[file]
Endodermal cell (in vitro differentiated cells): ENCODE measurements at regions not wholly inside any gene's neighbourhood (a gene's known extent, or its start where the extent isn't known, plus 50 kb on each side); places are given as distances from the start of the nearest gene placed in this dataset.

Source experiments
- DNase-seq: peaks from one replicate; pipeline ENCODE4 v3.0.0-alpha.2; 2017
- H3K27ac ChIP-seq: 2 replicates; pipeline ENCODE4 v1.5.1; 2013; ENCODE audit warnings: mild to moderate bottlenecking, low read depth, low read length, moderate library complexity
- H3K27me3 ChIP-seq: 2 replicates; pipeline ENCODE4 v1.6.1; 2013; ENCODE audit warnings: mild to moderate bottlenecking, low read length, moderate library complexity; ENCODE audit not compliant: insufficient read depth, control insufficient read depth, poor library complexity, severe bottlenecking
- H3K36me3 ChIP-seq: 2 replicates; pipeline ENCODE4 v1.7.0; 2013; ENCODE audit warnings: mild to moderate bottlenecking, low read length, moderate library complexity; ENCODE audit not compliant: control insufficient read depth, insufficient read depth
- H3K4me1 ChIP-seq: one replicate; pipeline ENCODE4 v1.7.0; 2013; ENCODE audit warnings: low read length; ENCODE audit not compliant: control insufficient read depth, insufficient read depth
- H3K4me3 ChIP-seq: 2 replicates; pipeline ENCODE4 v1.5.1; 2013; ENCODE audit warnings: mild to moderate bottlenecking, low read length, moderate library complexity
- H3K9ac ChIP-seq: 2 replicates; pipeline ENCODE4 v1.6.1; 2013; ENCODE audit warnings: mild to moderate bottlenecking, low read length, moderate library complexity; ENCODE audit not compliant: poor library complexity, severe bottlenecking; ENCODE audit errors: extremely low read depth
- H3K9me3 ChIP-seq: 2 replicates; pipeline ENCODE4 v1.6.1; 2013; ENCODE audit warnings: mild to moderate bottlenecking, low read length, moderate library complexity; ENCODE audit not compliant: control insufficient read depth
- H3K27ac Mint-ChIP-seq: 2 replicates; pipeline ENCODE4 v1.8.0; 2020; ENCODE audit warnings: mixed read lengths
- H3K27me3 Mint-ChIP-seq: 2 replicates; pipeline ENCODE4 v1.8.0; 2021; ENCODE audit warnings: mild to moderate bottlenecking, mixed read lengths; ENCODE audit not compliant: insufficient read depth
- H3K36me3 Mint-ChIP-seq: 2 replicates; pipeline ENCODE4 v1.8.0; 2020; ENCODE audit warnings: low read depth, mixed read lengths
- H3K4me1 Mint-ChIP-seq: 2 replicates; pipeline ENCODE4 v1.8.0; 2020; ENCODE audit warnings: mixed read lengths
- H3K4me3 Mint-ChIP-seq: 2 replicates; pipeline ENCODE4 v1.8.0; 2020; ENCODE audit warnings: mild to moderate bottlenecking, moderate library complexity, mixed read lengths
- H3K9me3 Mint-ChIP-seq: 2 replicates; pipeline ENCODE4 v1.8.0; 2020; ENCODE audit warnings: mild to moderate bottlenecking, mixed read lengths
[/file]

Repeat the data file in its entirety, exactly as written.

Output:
Endodermal cell (in vitro differentiated cells): ENCODE measurements at regions not wholly inside any gene's neighbourhood (a gene's known extent, or its start where the extent isn't known, plus 50 kb on each side); places are given as distances from the start of the nearest gene placed in this dataset.

Source experiments
- DNase-seq: peaks from one replicate; pipeline ENCODE4 v3.0.0-alpha.2; 2017
- H3K27ac ChIP-seq: 2 replicates; pipeline ENCODE4 v1.5.1; 2013; ENCODE audit warnings: mild to moderate bottlenecking, low read depth, low read length, moderate library complexity
- H3K27me3 ChIP-seq: 2 replicates; pipeline ENCODE4 v1.6.1; 2013; ENCODE audit warnings: mild to moderate bottlenecking, low read length, moderate library complexity; ENCODE audit not compliant: insufficient read depth, control insufficient read depth, poor library complexity, severe bottlenecking
- H3K36me3 ChIP-seq: 2 replicates; pipeline ENCODE4 v1.7.0; 2013; ENCODE audit warnings: mild to moderate bottlenecking, low read length, moderate library complexity; ENCODE audit not compliant: control insufficient read depth, insufficient read depth
- H3K4me1 ChIP-seq: one replicate; pipeline ENCODE4 v1.7.0; 2013; ENCODE audit warnings: low read length; ENCODE audit not compliant: control insufficient read depth, insufficient read depth
- H3K4me3 ChIP-seq: 2 replicates; pipeline ENCODE4 v1.5.1; 2013; ENCODE audit warnings: mild to moderate bottlenecking, low read length, moderate library complexity
- H3K9ac ChIP-seq: 2 replicates; pipeline ENCODE4 v1.6.1; 2013; ENCODE audit warnings: mild to moderate bottlenecking, low read length, moderate library complexity; ENCODE audit not compliant: poor library complexity, severe bottlenecking; ENCODE audit errors: extremely low read depth
- H3K9me3 ChIP-seq: 2 replicates; pipeline ENCODE4 v1.6.1; 2013; ENCODE audit warnings: mild to moderate bottlenecking, low read length, moderate library complexity; ENCODE audit not compliant: control insufficient read depth
- H3K27ac Mint-ChIP-seq: 2 replicates; pipeline ENCODE4 v1.8.0; 2020; ENCODE audit warnings: mixed read lengths
- H3K27me3 Mint-ChIP-seq: 2 replicates; pipeline ENCODE4 v1.8.0; 2021; ENCODE audit warnings: mild to moderate bottlenecking, mixed read lengths; ENCODE audit not compliant: insufficient read depth
- H3K36me3 Mint-ChIP-seq: 2 replicates; pipeline ENCODE4 v1.8.0; 2020; ENCODE audit warnings: low read depth, mixed read lengths
- H3K4me1 Mint-ChIP-seq: 2 replicates; pipeline ENCODE4 v1.8.0; 2020; ENCODE audit warnings: mixed read lengths
- H3K4me3 Mint-ChIP-seq: 2 replicates; pipeline ENCODE4 v1.8.0; 2020; ENCODE audit warnings: mild to moderate bottlenecking, moderate library complexity, mixed read lengths
- H3K9me3 Mint-ChIP-seq: 2 replicates; pipeline ENCODE4 v1.8.0; 2020; ENCODE audit warnings: mild to moderate bottlenecking, mixed read lengths